And discerning Fracassi readers will recognize that the events in this story were referenced in the first Sabbath short story, “Soda Jerk,” which can be found in his latest collection, Beneath A Pale Sky, or as a bonus story at the end of his novella Shiloh


MAN DOWN by Roger Smith

Roger Smith is known for his brutal, grim, violent crime novels and Man Down might be one of his most nihilistic and that’s saying a lot. This suspenseful thriller uses a home invasion story as its basis, but it expands in surprising ways until you get a stronger sense of what sins of the past have influenced the attacks on John Turner, his wife Tanya, and his daughter Lucy, South Africans who emigrated to the U.S. and found some success. 

The first thing that struck me was how “off” Smith’s writing felt compared to his other work. It came off to me as a bit wordy, with constant run-on sentences that felt a little lofty and pretentious, very different from my experience with other novels by Smith. I was also a little turned off by the non-linear structure, which normally I don’t have a problem with, but it felt like it distracted from the story and there was no rhyme or reason when certain storylines and timelines were paired. 

But ultimately, the story did click for me halfway through. Smith really brought it home by the end and I was actually pretty satisfied. There are hardly any redeeming characters (even John our protagonist was pretty reprehensible), but I was riveted for the last half of the book once it all started coming together. 
He felt a moment of powerful vertigo, a curious lurching, like an elevator coming suddenly uncoupled from his winding drum, and, despite clenching his fist, jaw, and asshole, the feeling persisted, as if something so deep within his being that he had become aware of it only by its absence had broken its tether and was now lost to him forever.


SLOW DOWN by Lee Matthew Goldberg

This novel is sold as a tense noir in the same vein as a classic James M. Cain novel with a successful filmmaker recounting his cutthroat rise to fame by stealing his mentor’s film and wife. It had some potential but ultimately, there’s not enough there to really live up to its hype and promise.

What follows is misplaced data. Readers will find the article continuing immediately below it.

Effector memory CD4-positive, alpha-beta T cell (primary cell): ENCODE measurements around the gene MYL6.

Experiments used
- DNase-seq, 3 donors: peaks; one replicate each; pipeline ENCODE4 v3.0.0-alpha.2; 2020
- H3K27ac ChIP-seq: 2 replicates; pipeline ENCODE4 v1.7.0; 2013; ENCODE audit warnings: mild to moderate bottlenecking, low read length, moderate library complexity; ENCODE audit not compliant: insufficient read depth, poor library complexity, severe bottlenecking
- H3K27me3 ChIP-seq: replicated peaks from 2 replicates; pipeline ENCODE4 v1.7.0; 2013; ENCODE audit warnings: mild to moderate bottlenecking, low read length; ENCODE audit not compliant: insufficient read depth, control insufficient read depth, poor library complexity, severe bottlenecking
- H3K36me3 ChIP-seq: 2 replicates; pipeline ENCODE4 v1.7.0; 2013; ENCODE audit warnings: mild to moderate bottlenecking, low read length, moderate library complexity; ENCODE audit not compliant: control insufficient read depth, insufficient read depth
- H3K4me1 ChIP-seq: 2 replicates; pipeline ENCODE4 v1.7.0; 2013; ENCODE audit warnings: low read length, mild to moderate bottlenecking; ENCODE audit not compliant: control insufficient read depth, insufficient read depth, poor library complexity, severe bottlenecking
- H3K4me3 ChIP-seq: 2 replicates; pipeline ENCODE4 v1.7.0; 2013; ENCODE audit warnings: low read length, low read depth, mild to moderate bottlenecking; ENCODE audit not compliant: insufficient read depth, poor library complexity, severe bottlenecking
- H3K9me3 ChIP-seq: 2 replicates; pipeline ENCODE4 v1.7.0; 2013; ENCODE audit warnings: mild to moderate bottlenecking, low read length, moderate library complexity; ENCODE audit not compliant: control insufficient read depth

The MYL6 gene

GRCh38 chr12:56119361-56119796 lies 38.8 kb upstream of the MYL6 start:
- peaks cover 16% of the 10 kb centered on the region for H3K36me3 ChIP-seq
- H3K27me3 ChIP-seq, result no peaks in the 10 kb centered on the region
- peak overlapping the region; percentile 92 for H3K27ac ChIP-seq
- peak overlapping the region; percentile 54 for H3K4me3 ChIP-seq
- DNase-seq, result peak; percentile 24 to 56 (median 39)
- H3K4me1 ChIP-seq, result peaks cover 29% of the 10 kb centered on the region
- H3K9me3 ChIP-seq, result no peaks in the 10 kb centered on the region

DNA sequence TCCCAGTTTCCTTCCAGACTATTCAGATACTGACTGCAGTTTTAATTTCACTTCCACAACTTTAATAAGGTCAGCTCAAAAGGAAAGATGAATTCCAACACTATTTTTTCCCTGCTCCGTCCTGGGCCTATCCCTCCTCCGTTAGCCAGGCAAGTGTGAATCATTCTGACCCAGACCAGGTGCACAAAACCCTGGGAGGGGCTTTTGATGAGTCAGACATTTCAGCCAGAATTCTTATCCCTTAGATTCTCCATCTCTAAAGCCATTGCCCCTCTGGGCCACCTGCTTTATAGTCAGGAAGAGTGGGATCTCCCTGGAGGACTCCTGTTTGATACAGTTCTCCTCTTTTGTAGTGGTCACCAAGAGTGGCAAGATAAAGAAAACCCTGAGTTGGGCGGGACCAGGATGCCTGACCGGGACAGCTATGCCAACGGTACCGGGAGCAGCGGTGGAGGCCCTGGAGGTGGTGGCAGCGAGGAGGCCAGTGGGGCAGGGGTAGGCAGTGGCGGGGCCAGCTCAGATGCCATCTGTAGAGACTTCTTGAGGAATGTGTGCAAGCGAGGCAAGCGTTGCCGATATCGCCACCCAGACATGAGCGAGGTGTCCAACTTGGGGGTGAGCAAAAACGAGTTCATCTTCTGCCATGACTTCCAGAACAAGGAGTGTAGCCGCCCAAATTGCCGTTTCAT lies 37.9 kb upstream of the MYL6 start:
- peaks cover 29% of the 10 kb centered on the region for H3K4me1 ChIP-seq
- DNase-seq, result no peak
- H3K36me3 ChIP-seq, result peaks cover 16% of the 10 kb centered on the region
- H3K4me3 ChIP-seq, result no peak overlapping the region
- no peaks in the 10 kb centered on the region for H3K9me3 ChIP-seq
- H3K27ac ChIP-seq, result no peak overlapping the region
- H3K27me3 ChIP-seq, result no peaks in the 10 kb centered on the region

The characters aren’t nearly as compelling as they should be and once the lumbering plot gets going about halfway through, it proves to be barely existent beyond a maddeningly basic noir skeleton that can be summarized in a couple of sentences. The entitled asshole protagonist got on my nerves and the femme fatale was completely without nuance. And the ending…goodness, what a timid cop-out that doesn’t at all stand up to the stories that it professes to be influenced by. 


THE ODDS by Jeff Strand

I wonder what Jeff Strand thinks of Squid Game

This book by Strand, released a year before the popular Netflix show, is a cautionary tale following a gambling addict who is presented with a game with odds so good that it would be silly to turn it down. But then as the rounds to the game go on, the stakes become a lot higher! I‘m starting to think that Strand is incapable of writing a bad story. At the very least they’re all very entertaining and this one is no different. As a matter of fact, this one might be one of his most entertaining as our hero digs himself deeper into the game until we ask ourselves if it’s even possible to win. On paper, it works as a great thriller but it’s really all Jeff Strand in all his audacity. All the background and characters behind the game are so ridiculous but done with such conviction that only Strand is capable of. I finished the book wanting to know more and wishing that it was a hundred pages longer. 


Saturday, December 11, 2021

THE SUMMER I DIED by Ryan C. Thomas

Recently I read a novella that was labeled as “extreme horror” on the cover, and I went into it bracing myself to read something uncomfortable and unbearable. That book was a bit of a letdown but its graphic content also didn’t really affect me much. I went into The Summer I Died aware of the great reviews and that it also had graphic content. But holy shit, I didn’t expect what I experienced here. It caught me with my guard down, maybe because it wasn’t billed as “extreme horror” like the other book, which was a children’s Sunday cartoon compared to The Summer I Died.

The book takes a second to spend time with the two protagonists and build their characters and their relationships and this probably lulled me into a sense of comfort. But when the story takes a turn for the worse and the two friends investigate the screaming of a woman in the woods, I was horrified by its brutal violence and left reeling by its suspenseful tension. At first, I thought I would be tempted to call it torture porn but it’s so damn well-done that it’s hard to deny the artistry here. The countless close calls, the rolling of the dice, the unseen actions in another room left to the imagination, and the missed escape opportunities built the suspense to such a fever pitch that there were times I had to take a breath after reading a passage. 

I’m still thinking about this book and it will probably be on my mind long after. That’s all a reader can ask for.


SORCERER by Greg F. Gifune

I feel like I’ve read enough to know that Greg Gifune is a master of horror in any form, so obviously I went into this novella with high expectations and the book did not disappoint! 

After losing his job, a salesman named Jeff is desperate to find work to keep him and his wife Eden afloat. And then a beautiful stranger offers him the job of a lifetime. I don’t want to say more because the book doesn’t fully reveal itself until its climax and until then it’s tense and mysterious as the walls begin to close in around Jeff, and it gets more and more disturbing as Jeff slowly discovers what’s going on right up until its great ending. 

And if you thought that that weird Iron Maiden song couldn’t get any creepier, wait until you see Gifune get a hold of it. Another winner by a horror expert.